Design Project Love: Leo Burnett’s CLIO Awards Campaign

Creatives fancy themselves as, well, creative. They’re not quite like everyone else. But it turns out there’s some pretty common experiences surrounding agency life. And Leo Burnett tapped into these shared behaviors and experiences to create a humorous campaign for the CLIO Awards called “Anatomy of a Creative.”

These print ads cut a single object—say a champagne bottle or take-out container—into pieces that become a pie chart of sorts. These infographics reveal everything from what creatives do in meetings and wear at awards shows to how they celebrate CLIO wins. The photos are gorgeous, but it’s the hilarious copy that’s capable of winning over even the most jaded creative.


Let’s just review a few facts about you and your colleagues that you may or may not know: 36% of you argue with your partner over a headline as if arguing with wife about who washes the dishes; 7% wonder if there will be free sandwiches during meetings; 3% sport a Mohawk to desperately prove they’re not sellouts.


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And those are a just a few of the choice “facts” from these print ads, which appeared in Adweek. “We probably wrote hundreds of lines,” says art director Pablo Jimenez. “Then we showed it to people around the agency, and we just whittled down to the ones that were funnier, more meaningful and kind of showcasing the agency life and what creators do.”

The ads are even more impressive when you learn they were created with what the Leo Burnett team calls a “post digital” approach.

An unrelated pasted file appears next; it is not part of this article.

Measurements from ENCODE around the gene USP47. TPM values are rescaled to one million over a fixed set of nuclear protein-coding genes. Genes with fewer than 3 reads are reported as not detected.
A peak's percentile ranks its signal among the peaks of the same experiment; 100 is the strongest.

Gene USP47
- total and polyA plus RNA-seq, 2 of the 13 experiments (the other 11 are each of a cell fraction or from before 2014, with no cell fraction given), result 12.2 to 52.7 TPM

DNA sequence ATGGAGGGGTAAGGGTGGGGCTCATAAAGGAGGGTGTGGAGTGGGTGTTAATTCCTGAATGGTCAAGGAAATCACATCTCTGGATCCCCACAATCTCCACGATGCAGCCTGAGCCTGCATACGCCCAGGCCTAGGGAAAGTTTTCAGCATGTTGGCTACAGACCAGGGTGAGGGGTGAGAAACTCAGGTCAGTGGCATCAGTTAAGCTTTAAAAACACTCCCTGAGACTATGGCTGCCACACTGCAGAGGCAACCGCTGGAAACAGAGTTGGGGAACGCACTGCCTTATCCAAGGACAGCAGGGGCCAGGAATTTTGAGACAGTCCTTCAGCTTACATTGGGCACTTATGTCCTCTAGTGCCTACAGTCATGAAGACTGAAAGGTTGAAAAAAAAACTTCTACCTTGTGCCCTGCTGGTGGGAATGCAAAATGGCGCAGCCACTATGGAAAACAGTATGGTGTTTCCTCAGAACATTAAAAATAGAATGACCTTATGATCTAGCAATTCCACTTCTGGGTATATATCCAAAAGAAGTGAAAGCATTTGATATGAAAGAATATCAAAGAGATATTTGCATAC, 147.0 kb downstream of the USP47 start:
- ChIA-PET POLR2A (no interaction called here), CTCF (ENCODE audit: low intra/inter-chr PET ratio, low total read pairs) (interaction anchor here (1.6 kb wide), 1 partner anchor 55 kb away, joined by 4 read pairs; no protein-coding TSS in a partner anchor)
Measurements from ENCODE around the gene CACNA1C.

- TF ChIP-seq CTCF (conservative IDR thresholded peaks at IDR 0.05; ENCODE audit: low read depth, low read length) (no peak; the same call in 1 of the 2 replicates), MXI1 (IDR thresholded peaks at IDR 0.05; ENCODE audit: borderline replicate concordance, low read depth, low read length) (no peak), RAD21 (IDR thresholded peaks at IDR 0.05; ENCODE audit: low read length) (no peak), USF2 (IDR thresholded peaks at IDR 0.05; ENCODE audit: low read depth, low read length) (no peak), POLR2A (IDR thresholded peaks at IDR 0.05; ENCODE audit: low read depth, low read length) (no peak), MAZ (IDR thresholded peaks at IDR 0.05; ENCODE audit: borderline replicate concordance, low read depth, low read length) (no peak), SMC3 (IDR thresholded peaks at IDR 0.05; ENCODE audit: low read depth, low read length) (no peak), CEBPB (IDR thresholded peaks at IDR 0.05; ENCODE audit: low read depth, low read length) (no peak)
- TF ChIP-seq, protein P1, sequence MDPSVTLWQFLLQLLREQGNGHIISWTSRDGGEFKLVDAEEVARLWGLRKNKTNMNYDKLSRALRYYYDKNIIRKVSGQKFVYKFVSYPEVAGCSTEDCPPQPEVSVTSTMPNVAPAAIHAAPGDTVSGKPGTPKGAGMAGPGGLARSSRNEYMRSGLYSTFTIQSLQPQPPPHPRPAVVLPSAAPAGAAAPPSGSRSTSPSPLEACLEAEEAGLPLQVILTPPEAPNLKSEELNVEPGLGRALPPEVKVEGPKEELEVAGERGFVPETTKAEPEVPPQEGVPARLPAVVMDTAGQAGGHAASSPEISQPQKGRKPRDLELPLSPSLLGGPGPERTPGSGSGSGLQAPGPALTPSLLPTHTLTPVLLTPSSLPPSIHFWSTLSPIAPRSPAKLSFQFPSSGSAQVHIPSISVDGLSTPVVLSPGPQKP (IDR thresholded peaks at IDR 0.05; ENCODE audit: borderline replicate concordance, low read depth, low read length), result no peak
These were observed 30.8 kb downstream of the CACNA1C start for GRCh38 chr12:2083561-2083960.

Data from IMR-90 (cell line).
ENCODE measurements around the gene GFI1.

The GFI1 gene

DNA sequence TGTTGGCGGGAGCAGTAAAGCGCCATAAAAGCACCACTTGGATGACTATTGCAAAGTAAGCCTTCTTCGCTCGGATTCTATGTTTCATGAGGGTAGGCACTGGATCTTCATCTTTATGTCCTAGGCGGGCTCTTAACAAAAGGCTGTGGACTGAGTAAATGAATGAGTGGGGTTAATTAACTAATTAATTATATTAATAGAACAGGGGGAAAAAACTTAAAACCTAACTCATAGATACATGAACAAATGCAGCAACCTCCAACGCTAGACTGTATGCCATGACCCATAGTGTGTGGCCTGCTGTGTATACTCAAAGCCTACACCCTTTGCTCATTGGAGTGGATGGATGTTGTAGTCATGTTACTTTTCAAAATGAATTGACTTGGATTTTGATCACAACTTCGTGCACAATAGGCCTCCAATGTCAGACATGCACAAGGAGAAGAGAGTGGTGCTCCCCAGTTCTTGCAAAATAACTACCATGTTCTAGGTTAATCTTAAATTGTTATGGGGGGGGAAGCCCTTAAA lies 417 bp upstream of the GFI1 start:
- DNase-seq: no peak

That champagne bottle sliced into pieces isn’t fancy Photoshop work. The team cut a real bottle with a saw then glued the pieces onto a plastic wall. Each section was sealed on the bottom then filled with champagne. A fan blowing at the whole set-up made the celebratory shot possible.

“We’ve gone past an age where you can do everything,” says art director Doug Burnett. “So when you can do it in real life, there’s a real power and strength in the craft element, and it makes a much greater story out of the image.” The takeout container and coffee cup were also cut into pieces for the ads, and the What Creatives Wear ad features three different models.



If you stare at the ads long enough, you’ll be rewarded with rich, sometimes Easter-egg-like, details. The takeout container ad includes a cracked-open fortune cookie, and the fortune inside reads, “Work hard tonight, it’ll die in focus groups tomorrow.” The building on the side of the takeout box includes hidden CLIO logos and award statues. In the coffee cup ad, there’s real steam floating off the top of the page.

There’s also beauty and power in the simplicity of each ad. The main graphic—and its percentage facts—draw you in. And a simple headline like “What Creatives Do in Meetings” drives the point across. Additional copy is kept to a minimum with a date to submit entries and the website address. It’s just enough to capture your imagination and tell you how and when to enter.

For the awards ceremony itself in New York on May 25, we’d like to make plans to hang out with the 28% of you who, after winning a CLIO, stagger to hotel with help from sober, non-CLIO winning creative. We’d be glad to toast your win with a glass of bubbly.

Project Credits

Campaign: Anatomy of a Creative
Agency: Leo Burnett
Client: CLIO Awards
Chief Creative Officer: Mark Tutssel
Chief Creative Officer: Susan Credle
Executive Creative Directors: Jon Wyville, Dave Lowe
Art Directors/Copywriters: Pablo Jimenez, Doug Burnett
Account Director: Lauren Gibbs
Account Executives: Riley Bernardin, Marie Bubendorff-Gomez
Producer: Christopher Cochrane

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